In 2017, less than six years removed from serving eighteen years in an Arkansas prison, Jason Baldwin moved from Seattle to Austin to cofound Proclaim Justice—a nonprofit dedicated to overturning wrongful convictions. “We fight for the hopelessly innocent,” Baldwin says. “Our focus is on cases that don’t necessarily have DNA components and require the good ol’ fashioned detective work.”

Baldwin himself knows what it is to be “hopelessly innocent.” Damien Echols, Jessie Misskelley Jr., and Baldwin were Arkansas teenagers when they were convicted of the grisly 1993 murders of three boys in West Memphis, Arkansas. They came to be known as the West Memphis Three, and their story was documented in a trio of HBO documentaries that began with 1996’s Paradise Lost: The Child Murders at Robin Hood Hills. The films spurred a prolonged and high-profile fight to exonerate all three men. In 2011, after new DNA evidence and potential juror misconduct emerged, all three signed on to Alford pleas—a settlement tool that allows defendants to proclaim their innocence but also admit that the prosecution has enough evidence to prove guilt beyond a reasonable doubt. Baldwin insisted that he only agreed to the plea because prosecutors stipulated that the offer was good only if all three men took it. While Baldwin was serving a life sentence, Echols was awaiting execution on Arkansas’s death row. Upon entering the pleas, all three were released from prison.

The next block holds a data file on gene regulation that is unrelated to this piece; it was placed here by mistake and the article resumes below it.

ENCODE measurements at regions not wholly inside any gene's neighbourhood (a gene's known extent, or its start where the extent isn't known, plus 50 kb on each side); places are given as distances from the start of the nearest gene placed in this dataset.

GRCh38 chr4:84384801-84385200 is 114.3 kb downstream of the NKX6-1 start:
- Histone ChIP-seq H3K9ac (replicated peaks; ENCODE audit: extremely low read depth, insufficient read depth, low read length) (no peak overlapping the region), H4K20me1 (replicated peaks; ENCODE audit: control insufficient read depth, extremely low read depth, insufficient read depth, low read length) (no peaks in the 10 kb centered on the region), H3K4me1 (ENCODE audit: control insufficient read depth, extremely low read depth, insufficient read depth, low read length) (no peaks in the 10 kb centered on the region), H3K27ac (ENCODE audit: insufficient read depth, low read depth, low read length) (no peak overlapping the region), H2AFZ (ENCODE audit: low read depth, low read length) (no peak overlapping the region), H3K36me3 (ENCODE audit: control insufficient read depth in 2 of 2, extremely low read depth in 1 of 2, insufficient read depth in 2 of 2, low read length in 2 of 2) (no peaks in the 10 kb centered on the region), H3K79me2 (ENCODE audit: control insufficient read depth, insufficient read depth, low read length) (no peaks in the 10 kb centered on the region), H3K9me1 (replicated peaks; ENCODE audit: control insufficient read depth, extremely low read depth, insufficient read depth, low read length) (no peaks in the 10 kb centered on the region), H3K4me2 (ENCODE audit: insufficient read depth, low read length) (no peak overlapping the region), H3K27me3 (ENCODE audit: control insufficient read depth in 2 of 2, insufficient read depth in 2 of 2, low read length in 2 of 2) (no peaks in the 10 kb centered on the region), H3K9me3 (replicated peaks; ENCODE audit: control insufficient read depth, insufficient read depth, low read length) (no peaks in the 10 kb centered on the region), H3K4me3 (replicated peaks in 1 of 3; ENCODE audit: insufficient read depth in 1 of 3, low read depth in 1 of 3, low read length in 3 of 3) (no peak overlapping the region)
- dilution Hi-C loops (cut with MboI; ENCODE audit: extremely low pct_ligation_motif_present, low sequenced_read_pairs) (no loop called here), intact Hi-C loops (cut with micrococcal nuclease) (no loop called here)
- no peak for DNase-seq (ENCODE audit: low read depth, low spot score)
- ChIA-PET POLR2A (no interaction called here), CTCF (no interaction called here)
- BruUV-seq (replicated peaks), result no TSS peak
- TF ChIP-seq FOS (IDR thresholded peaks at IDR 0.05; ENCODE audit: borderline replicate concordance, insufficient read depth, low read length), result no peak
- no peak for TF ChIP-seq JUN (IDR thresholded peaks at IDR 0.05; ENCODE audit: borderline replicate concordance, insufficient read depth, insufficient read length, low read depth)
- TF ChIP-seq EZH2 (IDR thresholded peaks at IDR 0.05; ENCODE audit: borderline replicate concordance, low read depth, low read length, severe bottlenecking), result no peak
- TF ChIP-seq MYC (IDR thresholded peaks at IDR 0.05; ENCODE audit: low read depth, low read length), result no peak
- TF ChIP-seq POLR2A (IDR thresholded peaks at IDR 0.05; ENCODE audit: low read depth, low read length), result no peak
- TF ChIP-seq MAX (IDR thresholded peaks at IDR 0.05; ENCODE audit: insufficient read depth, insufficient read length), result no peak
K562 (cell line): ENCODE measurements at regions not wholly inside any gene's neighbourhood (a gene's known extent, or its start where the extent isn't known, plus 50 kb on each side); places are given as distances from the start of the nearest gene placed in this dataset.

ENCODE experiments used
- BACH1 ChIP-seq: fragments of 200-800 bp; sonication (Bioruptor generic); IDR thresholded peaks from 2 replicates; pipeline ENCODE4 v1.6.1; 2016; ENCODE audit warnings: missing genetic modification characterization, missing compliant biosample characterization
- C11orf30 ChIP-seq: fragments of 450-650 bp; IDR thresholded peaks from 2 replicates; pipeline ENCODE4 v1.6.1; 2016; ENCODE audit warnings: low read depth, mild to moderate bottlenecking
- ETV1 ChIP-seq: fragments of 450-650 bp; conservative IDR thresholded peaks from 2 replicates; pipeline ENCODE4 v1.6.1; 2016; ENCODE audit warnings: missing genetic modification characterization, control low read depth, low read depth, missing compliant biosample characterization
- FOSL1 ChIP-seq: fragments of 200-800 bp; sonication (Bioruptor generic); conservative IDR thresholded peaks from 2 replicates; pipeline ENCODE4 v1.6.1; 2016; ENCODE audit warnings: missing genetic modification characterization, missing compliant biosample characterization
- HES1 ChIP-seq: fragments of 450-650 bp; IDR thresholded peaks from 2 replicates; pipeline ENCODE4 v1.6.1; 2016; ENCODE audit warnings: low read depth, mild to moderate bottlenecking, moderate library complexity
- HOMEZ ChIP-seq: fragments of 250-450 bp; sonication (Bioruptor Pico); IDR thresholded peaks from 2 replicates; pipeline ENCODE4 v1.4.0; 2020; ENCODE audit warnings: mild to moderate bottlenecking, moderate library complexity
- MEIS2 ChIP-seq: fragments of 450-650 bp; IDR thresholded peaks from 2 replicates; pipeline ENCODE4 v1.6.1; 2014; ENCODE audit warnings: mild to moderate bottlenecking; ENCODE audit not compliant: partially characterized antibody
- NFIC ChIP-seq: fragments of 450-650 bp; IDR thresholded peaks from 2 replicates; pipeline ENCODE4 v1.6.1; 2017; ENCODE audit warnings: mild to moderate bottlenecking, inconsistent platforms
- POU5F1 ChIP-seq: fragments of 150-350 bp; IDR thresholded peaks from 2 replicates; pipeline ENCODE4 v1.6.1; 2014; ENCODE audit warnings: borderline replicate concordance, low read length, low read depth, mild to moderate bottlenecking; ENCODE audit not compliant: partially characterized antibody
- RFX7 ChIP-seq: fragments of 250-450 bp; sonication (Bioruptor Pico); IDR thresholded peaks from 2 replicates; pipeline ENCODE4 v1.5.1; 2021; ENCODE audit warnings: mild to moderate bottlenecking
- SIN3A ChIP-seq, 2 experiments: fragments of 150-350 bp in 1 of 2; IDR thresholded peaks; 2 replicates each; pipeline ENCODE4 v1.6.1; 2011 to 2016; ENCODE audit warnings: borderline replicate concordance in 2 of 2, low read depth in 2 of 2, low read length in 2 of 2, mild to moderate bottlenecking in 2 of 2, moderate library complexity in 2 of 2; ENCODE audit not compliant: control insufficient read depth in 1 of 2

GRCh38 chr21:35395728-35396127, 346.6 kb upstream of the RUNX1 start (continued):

Elements of the West Memphis Three’s case, including their imprisonment and the plea deal, are at the heart of Baldwin’s appearance on the National Podcast of Texas. We also discuss the work Proclaim Justice has done in helping secure freedom for Daniel Villegas, who spent almost twenty years in Texas prisons on a life sentence stemming from a double murder, and Tim Howard, an Arkansas inmate convicted in a trio of 1998 murders for which he spent fifteen years on death row. The organization’s highest profile fundraising event yet is a recently announced February 6 benefit concert at Austin’s ACL Live at the Moody Theater that features headliner Gary Clark Jr. and a special appearance by the Dixie Chicks. Tickets and more information are available at acl-live.com.

Three takeaways from our conversation:

1. The commonly held belief that “everyone in prison says they’re innocent” not only isn’t true, but it’s one of the primary roadblocks for reforming the justice system.